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Source link: http://archive.mises.org/5451/bring-back-fiscal-corruption/

Bring Back Fiscal Corruption

August 10, 2006 by

Nostalgia for a lost but better world is what one feels when following the growing state-pension scandal. It’s all so delightfully 19th century, those days of yore when governments had to collect real money from our pockets in order to meet their obligations. The Federal Government faces no such pressure. FULL ARTICLE

{ 14 comments }

Dave Weilacher August 10, 2006 at 9:03 am

Just how does the fed go about printing all the money it needs?

Dan Coleman August 10, 2006 at 9:32 am

Dave Weilacher,

If you are interested in the answer to your question, I’d recommend what the Mises institute called “The best book on money ever written” at:

http://mises.org/money.asp

And, specifically for what you are looking for:

http://mises.org/money/3s8.asp

Hope that these resources help an inquiring mind. Cheers.

Philip Dimon August 10, 2006 at 9:52 am

Here here. That book will change the way you look at the Fed. It make the whole concept of money so simple. After you read that the read “The law” by Frederic Bastiat

http://www.fee.org/pdf/books/The_Law.pdf

Bill August 10, 2006 at 10:26 am

Excellent and poignant articulaion of what is being done to the private sector. Fiat currency compounded by unbridled borrowing by all levels of government has placed us in a position of liability the enormity of same can NEVER be retired.

What is left for us to do but brace for the ravages of a fourth world standard of living and the incumberances of DEBTS we will never be able to endure.

The good news is in the anticipation of how this agony will unfold: Good God, we can only imagine the outcome of this mess.

Why is there not a single person/organization demanding ther answer to one simple question: How the hell are you going to protect me from the mess you have created?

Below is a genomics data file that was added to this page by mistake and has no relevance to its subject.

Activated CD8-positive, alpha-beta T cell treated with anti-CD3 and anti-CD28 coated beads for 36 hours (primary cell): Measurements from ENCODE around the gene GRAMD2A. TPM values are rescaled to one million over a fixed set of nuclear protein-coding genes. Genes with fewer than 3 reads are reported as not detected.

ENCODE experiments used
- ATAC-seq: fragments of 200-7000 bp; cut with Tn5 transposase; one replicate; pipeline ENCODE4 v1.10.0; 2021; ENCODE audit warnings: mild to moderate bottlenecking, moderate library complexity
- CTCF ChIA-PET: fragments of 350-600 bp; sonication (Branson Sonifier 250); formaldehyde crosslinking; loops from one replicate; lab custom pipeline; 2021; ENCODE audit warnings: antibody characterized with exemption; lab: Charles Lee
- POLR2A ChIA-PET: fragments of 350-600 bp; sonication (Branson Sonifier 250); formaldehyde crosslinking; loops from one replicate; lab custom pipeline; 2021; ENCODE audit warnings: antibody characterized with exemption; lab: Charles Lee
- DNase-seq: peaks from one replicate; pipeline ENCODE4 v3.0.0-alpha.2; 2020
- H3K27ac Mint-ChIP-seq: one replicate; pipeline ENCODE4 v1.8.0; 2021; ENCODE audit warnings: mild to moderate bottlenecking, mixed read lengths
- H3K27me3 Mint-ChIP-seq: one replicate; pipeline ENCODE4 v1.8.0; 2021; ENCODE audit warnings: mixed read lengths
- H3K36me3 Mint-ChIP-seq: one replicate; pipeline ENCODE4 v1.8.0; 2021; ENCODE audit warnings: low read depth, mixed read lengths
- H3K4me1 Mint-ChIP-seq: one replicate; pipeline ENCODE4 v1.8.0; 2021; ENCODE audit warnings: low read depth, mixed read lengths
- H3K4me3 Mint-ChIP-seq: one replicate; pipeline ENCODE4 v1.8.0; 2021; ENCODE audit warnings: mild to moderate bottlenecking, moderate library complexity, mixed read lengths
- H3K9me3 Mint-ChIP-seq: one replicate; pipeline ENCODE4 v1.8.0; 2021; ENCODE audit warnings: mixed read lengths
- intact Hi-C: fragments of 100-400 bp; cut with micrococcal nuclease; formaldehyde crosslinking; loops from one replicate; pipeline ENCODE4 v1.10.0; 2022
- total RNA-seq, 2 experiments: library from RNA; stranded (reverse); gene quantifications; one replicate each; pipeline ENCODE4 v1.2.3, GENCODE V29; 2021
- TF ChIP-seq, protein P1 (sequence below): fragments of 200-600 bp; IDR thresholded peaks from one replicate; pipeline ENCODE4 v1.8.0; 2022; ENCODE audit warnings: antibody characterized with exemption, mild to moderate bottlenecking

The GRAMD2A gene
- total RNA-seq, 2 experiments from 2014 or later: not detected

Brad Dexter August 10, 2006 at 10:48 am

While not defending Enron, it is demoralizing that those in private industry burden themselves with debt, use slight of hand to hide the extent of the burden to hoodwink future creditors, it blows up, and people go to prison and companies are ruined.

Governments make all sorts of promises, incurring heavy debts and obligations, resorts to slight of hand and financial opacity, creating a financial crisis, and it is sound public policy to the very same people who want executives tied to a catherine wheel.

Isn’t doing the same thing and expecting different results the operant definition of insanity?

Curt Howland August 10, 2006 at 10:53 am

Bill, no one is going to protect you. Certainly not the “government” who is creating the mess in the first place.

At this point, when they go down we all go down. Our only defense is to cut them loose so that when they crash they cannot hurt everyone else.

We’re back to square one. The Kings in Washington DC have abused these colonies, Independence is the only thing that will suffice.

David Spellman August 10, 2006 at 11:00 am

It will all work out in the end

Facing the growing fiscal crisis is like facing a major surgery: you dread the anticipated pain, but you know it is going to have to happen. But it has happened before and the world did not end. Many nations have suffered triple digit inflation and worse. Look at Germany in the 20′s. Well, good example, but bad outcome…so maybe you should worry.

I used to be concerned about saving for retirement. Then I woke up and figured out what was happening to our economy. I sold all my stock (before the dot com crash thankfully) and now I only invest in real property. That’s just my personal predilection, but I figure I can always live on the royalties of real property. The fed can manufacture money, but they can’t create more land. So I view it as a hedge against inflation. Just my personal approach, and there are other schemes that can also work.

The key to my enlightenment was to find out how the scam, er, system works. Then I could make informed decisions based upon accurate knowledge. I feel sorry for all the suckers being bled to death by believing the lies they are fed about their investments and financial futures. But its a free market, and a fool and his gold must be parted. I am glad that I am not depending on one of those under or un funded pensions or social programs.

TGGP August 10, 2006 at 11:27 am

Fourth world? What the heck is that?

I think the doom’n'gloomers should put their money with their mouth is at Tradesports or somewhere like it, with the bet clarifying what objective standard constitutes a collapse/disaster and by what date it should occur. You could even make the wager in terms of gold!